Security Scan of Indian Ocean: Where does Sino-Pak Cooperation Stand?

By: Mustansar Klasra

Indian Ocean has become a new global center for trade and energy flows accounting for half of world’s container traffic and approximately 70% of petroleum shipments.

This has made the Indian Ocean the potential arena for strategic cooperation and competition both for India and China. Infect the competition between India and China in this region is heating up in the recent path with both regional powers making moves to exert influence in the domain to developments of ports and navy patrols.

Chinese doctrine of string of pearls which was initiated in 2005 is aimed at expanding China’s footprints in the Indian Ocean region by allowing its Navy to develop basis and have access to facilities across the northern Indian Ocean.

China’s increasing presence into the Indian Ocean has brought India’s maritime policy back in focus. India continues to have a significance presence in critical sea lanes in the Indian Ocean.

In recent past India has reached out to the Indian Ocean’s littoral states by allocating more resources, bilateral and multi-lateral naval exercises and finalizing the developments of two islands were Indian military bases in the smaller but strategically located countries i.e.

Mauritius and Seychelles. Initial moves by China into the Indian Ocean were made at the end of 2007. Currently Navies of South Asian countries are also ensuring their presence in the Indian Ocean in order to keep an eye for what’s happening in their periphery and of course such moves protect one’s interests of the sea as well. Sri Lanka has expanded its ties with Royal Australian Navy and US Navy. Infect It has potential to act as a facilitator for extra regional powers especially at the sea.

Pakistan and China are also building up their naval strength gradually and with the assistance of China, Pakistan is also becoming a potent actor in Northern Indian Ocean which is considered to be a strategically important region for Indian Navy. It can somehow challenge or make Indian Navy conscious for making suspicious moves in the region.

United States has always backed India when it comes to Chinese increasing Naval presence in the region. Basic reason for such support and cooperation with India is that US want to contain China in the region, particularly in Indian Ocean.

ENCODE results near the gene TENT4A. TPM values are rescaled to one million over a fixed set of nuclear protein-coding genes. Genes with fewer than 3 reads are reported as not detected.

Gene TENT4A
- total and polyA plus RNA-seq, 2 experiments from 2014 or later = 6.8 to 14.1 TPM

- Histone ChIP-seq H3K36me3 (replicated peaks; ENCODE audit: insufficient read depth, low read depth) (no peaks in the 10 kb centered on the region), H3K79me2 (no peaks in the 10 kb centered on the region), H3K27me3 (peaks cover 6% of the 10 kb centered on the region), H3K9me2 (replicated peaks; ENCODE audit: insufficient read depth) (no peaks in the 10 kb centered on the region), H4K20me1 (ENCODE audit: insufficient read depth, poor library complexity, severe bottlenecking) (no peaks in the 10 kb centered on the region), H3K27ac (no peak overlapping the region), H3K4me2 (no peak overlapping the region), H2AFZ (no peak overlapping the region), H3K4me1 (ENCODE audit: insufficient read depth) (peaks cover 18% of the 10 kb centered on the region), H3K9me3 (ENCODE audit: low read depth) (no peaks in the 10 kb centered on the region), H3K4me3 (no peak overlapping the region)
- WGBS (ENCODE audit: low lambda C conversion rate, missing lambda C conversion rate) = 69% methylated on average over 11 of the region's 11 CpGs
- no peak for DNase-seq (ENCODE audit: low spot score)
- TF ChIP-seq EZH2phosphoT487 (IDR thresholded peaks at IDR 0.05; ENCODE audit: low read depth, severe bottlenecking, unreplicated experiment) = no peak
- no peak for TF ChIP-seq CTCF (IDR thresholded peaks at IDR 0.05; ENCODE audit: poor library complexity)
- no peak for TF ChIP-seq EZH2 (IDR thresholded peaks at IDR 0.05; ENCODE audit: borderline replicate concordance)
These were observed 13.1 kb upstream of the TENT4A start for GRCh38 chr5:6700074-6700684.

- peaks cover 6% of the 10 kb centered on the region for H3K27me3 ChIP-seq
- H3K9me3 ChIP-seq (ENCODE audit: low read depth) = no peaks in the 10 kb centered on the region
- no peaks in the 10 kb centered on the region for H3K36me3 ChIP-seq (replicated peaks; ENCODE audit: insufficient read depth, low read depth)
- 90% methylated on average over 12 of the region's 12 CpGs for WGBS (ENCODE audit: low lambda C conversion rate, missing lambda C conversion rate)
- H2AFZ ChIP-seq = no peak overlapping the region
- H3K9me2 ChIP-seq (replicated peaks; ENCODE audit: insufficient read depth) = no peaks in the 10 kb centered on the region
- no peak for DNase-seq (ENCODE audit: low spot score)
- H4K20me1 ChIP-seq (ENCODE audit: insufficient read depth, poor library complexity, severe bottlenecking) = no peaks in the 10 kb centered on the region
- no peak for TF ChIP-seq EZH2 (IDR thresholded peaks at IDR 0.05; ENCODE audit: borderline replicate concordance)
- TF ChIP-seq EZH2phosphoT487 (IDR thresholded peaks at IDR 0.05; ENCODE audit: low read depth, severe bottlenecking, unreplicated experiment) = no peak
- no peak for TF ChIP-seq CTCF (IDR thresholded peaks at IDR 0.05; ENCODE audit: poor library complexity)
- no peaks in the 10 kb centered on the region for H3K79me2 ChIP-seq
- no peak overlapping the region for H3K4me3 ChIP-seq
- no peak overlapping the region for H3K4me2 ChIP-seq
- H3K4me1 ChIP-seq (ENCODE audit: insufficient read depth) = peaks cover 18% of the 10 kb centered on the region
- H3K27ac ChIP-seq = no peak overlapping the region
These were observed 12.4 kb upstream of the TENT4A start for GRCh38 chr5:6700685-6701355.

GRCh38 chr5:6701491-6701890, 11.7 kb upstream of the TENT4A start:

Increasing cooperation between China and Pakistan is one of the key concern for India as China is increasing its presence in Indian Ocean. Inception of CPEC and development of Gwadar port by China is also one of the major reason of Sino-Pak Co-operation.

India and US recently signed a Communications Compatibility and Security Agreement (COMCASA), which, according to the joint statement released after the meetings, “will facilitate access to advanced defense systems and enable India to optimally utilize its existing U.S.-origin platforms.”

COMCASA follows the signing of the U.S.-India Logistics Exchange Memorandum of Agreement (LEMOA) in 2016 and the General Security of Military Information Agreement (GSOMIA) in 2002.

The U.S.-India COMCASA — known earlier by its generic name CISMOA, or a Communication Interoperability and Security Memorandum Agreement — requires India to safeguard sensitive and secure U.S.-sourced military communication equipment and, in turn, facilitates Indian use of previously restricted communication channels to enable closer interoperation between U.S. and Indian military assets as well as those of friendly armed forces that have also concluded a similar agreement with the United States.

Even after years of bilateral military exercises, without COMCASA, Indo-U.S. military communications were able to use a limited feature set of the U.S. CENTRIX (Combined Enterprise Regional Information Exchange) communication system. That limit will no longer apply.

While signing agreements with US and many other technologically advanced countries, India has also never ignored Russia as well. India also keeps on doing deals and agreements with Russia as well.

Purchasing of S.400 missile defence system and also deal of 500 million USD for acquiring two naval warships for Indian Navy are the significant and latest one. Under this deal of 500 million USD, Russia will provide design, technology know how and key materials to GSL for construction of the ships in India.

The ships will be fitted with most advanced missiles and other weapon systems. “We have finalised a USD 500 million deal with Russia for construction of two warships in Goa,” CMD of GSL Shekhar Mital told PTI.

He further disclosed that construction of the ships will begin in 2020 and the first one will be ready for induction in 2026 while second one will be ready by 2027.

Ambitions of China as well as Pakistan has increases manifolds in Indian Ocean. There are multiple reasons of increasing Chinese presence in IOR but the significant one is that China is relying for its energy resources mostly on Gulf and Central Asian States.

Indian Ocean has become significant for trade routes particularly for China because gulf states are at the mouth of Strait of Hormuz.

Similarly right after the inception of CPEC and development of Gwadar port, which is considered to be a deepest sea port of the world, cooperation between China and Pakistan has become indispensable for each other.

Both countries are in a position to provide mutual benefits to each other’s. Secondly, Sino Pak cooperation is also challenging so called dominance and hegemony of India and US in the region which is supportive for other littoral states of the Indian Ocean.


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